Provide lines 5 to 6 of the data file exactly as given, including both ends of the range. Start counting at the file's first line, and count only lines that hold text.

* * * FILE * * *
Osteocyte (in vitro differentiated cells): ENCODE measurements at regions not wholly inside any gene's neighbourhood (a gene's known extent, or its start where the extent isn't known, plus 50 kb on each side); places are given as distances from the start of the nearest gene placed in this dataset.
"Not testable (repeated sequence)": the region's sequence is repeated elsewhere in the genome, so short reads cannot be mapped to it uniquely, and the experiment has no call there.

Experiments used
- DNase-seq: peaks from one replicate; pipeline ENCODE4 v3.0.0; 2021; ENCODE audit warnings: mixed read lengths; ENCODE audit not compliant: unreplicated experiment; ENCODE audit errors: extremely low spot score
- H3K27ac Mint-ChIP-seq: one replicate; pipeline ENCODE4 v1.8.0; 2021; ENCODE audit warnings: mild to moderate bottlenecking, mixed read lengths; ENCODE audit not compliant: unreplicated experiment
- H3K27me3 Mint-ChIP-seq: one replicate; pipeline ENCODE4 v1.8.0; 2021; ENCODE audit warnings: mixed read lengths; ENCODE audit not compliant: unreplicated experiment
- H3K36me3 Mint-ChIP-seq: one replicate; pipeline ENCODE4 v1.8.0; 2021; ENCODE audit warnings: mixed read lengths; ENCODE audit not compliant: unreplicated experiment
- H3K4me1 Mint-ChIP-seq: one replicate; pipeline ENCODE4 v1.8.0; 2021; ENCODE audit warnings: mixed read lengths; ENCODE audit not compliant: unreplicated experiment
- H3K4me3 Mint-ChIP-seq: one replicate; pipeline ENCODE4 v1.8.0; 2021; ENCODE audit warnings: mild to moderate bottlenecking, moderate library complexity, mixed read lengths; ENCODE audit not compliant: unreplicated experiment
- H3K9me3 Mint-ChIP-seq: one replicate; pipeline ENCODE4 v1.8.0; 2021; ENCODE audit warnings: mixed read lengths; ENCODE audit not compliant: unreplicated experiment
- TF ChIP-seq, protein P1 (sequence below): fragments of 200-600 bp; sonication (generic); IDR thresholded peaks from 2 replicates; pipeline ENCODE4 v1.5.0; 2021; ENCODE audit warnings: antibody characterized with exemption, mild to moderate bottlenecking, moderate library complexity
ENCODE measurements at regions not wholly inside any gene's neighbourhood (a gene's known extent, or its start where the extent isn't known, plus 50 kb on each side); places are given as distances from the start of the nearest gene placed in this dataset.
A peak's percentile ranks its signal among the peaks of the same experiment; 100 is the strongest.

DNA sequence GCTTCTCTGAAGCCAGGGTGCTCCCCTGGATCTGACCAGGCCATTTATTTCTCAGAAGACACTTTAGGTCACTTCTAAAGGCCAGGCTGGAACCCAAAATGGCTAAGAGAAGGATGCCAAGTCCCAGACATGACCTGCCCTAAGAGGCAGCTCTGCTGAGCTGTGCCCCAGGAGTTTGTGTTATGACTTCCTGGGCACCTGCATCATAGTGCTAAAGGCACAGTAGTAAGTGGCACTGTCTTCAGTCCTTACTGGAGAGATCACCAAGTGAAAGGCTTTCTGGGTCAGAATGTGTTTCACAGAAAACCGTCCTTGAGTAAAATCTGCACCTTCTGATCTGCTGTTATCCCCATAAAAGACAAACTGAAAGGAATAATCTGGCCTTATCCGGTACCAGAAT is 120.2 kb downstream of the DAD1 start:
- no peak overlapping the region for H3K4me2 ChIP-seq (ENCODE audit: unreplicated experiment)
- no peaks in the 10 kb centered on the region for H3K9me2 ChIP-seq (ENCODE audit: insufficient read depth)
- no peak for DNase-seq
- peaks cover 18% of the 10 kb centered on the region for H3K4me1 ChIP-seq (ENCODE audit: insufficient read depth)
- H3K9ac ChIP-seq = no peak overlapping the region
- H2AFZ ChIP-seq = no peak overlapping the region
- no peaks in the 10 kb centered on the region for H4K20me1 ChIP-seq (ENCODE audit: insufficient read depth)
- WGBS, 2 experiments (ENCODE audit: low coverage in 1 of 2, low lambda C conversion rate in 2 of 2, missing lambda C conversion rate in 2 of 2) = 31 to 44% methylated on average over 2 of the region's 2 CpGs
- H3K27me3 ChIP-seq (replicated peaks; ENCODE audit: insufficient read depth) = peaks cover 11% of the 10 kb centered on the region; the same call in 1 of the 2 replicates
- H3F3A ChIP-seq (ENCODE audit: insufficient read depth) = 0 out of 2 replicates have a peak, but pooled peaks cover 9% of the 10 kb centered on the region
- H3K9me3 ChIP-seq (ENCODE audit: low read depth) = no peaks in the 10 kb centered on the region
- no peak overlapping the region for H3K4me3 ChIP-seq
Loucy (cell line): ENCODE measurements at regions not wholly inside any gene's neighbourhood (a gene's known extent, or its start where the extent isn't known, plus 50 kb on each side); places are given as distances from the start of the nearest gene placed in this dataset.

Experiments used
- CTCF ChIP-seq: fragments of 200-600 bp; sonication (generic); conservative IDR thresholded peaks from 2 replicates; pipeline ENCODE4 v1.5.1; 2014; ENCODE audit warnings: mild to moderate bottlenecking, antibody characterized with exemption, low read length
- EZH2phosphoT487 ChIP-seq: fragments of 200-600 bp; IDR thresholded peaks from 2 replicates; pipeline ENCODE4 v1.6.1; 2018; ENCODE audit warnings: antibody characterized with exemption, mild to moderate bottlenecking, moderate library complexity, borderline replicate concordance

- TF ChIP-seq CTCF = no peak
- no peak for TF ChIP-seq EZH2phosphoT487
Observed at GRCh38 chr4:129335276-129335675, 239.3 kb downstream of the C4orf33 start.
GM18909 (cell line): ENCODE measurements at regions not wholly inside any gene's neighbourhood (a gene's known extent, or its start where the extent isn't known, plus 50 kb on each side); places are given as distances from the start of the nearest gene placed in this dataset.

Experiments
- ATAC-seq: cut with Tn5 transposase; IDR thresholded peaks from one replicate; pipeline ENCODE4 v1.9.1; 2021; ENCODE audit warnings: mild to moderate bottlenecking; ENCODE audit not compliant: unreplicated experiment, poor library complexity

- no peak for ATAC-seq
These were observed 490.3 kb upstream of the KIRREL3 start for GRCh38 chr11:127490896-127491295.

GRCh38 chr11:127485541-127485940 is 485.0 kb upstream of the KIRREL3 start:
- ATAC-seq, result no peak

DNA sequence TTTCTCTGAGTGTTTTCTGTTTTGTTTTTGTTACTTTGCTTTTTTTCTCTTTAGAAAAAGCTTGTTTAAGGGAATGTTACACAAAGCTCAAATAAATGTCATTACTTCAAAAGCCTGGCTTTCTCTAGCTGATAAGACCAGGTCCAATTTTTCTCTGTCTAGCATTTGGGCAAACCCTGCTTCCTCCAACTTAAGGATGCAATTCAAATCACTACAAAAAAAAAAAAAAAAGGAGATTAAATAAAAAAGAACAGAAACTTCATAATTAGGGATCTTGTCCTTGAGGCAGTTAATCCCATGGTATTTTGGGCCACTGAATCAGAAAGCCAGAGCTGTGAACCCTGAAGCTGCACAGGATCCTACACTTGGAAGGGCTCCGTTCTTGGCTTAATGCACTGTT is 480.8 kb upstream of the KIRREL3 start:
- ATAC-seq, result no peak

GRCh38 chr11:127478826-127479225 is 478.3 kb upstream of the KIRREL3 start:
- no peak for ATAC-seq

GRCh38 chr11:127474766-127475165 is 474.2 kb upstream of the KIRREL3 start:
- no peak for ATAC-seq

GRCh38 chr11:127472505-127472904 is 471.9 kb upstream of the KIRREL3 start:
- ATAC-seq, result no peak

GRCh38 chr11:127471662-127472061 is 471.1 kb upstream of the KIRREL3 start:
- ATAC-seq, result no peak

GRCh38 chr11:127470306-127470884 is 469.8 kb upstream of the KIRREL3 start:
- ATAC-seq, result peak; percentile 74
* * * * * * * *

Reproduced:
- H3K27ac Mint-ChIP-seq: one replicate; pipeline ENCODE4 v1.8.0; 2021; ENCODE audit warnings: mild to moderate bottlenecking, mixed read lengths; ENCODE audit not compliant: unreplicated experiment
- H3K27me3 Mint-ChIP-seq: one replicate; pipeline ENCODE4 v1.8.0; 2021; ENCODE audit warnings: mixed read lengths; ENCODE audit not compliant: unreplicated experiment